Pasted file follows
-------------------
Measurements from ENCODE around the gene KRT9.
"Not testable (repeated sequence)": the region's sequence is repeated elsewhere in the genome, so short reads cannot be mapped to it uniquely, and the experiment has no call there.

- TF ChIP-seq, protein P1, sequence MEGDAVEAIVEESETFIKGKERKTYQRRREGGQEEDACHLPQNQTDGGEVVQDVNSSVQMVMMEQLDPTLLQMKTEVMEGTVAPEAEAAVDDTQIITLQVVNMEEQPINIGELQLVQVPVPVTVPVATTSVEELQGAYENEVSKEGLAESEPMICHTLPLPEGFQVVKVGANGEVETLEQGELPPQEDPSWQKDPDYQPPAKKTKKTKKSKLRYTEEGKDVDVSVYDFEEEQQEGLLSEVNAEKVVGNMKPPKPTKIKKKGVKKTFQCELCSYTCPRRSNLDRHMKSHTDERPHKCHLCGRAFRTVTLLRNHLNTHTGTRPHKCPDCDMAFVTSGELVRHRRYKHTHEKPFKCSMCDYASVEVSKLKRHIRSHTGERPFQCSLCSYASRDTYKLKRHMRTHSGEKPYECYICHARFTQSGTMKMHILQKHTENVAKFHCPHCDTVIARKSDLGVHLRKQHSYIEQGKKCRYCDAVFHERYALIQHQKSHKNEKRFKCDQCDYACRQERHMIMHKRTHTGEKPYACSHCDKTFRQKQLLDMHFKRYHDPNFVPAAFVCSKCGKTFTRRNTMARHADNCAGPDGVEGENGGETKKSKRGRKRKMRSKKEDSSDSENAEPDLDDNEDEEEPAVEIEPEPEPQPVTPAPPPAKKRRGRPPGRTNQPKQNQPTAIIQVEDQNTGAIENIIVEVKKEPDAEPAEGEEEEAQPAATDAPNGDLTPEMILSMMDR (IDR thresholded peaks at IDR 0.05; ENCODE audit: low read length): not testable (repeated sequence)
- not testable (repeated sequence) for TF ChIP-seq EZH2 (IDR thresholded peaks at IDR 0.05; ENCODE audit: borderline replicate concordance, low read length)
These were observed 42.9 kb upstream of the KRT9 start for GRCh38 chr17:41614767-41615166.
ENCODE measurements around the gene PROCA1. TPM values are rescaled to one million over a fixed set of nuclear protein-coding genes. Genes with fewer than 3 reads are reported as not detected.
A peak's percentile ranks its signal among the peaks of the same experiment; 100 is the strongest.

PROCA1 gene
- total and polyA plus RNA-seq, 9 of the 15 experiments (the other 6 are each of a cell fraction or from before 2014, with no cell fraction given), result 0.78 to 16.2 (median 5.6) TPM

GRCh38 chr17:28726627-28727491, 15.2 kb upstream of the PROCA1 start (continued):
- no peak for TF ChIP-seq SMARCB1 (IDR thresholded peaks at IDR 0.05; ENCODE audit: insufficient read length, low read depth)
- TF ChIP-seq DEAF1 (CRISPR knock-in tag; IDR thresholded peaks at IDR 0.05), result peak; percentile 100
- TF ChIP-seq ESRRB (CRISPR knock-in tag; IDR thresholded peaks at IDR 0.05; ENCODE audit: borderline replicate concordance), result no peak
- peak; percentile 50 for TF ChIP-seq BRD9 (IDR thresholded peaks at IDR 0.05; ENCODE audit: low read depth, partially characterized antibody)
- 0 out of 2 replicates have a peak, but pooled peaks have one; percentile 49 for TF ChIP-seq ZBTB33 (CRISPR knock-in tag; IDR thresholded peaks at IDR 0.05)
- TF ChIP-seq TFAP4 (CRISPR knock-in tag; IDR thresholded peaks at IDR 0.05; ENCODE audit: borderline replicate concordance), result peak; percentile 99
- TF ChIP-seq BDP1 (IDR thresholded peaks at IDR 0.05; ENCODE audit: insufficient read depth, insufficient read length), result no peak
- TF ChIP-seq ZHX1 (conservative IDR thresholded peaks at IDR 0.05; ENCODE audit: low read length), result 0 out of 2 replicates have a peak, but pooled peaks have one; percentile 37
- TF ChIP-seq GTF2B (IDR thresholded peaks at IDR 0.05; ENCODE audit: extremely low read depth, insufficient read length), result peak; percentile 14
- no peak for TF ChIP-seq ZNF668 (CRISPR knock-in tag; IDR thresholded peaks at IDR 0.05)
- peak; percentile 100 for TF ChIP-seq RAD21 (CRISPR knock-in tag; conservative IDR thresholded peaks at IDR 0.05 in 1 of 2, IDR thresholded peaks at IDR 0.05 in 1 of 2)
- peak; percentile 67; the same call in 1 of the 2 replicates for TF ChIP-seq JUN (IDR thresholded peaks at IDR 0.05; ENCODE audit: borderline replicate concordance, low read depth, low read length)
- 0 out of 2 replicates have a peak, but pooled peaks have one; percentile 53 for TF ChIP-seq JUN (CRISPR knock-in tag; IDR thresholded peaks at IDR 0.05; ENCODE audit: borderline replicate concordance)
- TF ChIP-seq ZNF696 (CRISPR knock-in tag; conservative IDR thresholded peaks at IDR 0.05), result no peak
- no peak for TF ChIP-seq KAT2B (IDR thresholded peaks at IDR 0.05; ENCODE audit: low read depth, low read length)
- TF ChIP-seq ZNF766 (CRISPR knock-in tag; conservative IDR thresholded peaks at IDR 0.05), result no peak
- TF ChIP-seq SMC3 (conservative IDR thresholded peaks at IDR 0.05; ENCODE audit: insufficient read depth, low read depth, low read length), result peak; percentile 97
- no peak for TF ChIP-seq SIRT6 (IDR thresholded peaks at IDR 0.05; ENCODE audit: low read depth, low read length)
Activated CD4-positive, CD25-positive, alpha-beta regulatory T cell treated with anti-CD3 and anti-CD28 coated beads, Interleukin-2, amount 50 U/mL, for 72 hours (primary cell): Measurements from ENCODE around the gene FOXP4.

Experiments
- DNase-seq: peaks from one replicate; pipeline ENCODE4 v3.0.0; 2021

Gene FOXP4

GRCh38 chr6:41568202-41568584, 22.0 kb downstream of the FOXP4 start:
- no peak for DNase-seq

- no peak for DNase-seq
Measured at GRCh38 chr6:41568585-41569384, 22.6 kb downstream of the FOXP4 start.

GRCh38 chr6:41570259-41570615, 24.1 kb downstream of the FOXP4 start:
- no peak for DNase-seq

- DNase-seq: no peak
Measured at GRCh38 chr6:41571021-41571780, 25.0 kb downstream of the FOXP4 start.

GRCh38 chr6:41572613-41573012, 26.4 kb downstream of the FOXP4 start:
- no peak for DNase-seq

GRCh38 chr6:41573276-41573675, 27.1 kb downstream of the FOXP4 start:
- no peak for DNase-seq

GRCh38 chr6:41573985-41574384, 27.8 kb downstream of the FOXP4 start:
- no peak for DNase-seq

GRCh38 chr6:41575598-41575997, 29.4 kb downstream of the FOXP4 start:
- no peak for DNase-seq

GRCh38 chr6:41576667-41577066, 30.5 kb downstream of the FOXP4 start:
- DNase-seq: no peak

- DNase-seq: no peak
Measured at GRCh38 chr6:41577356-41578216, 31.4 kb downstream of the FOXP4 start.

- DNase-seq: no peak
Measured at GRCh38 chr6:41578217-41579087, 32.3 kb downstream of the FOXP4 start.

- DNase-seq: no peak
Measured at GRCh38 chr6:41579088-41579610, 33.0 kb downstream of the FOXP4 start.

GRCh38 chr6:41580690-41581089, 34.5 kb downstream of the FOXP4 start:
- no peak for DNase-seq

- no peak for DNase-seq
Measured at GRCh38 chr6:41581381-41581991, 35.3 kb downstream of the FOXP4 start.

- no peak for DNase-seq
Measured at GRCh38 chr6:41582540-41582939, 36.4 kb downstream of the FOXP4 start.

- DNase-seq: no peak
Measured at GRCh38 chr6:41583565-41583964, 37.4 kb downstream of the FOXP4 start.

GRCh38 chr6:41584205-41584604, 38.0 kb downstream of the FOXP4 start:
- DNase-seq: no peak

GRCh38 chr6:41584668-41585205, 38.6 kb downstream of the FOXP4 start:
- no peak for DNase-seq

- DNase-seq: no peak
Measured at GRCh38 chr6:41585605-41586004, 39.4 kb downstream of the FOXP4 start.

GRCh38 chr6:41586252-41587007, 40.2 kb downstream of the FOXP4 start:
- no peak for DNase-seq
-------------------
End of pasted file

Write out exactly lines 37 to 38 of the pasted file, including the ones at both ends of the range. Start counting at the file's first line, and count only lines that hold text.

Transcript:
GRCh38 chr6:41570259-41570615, 24.1 kb downstream of the FOXP4 start:
- no peak for DNase-seq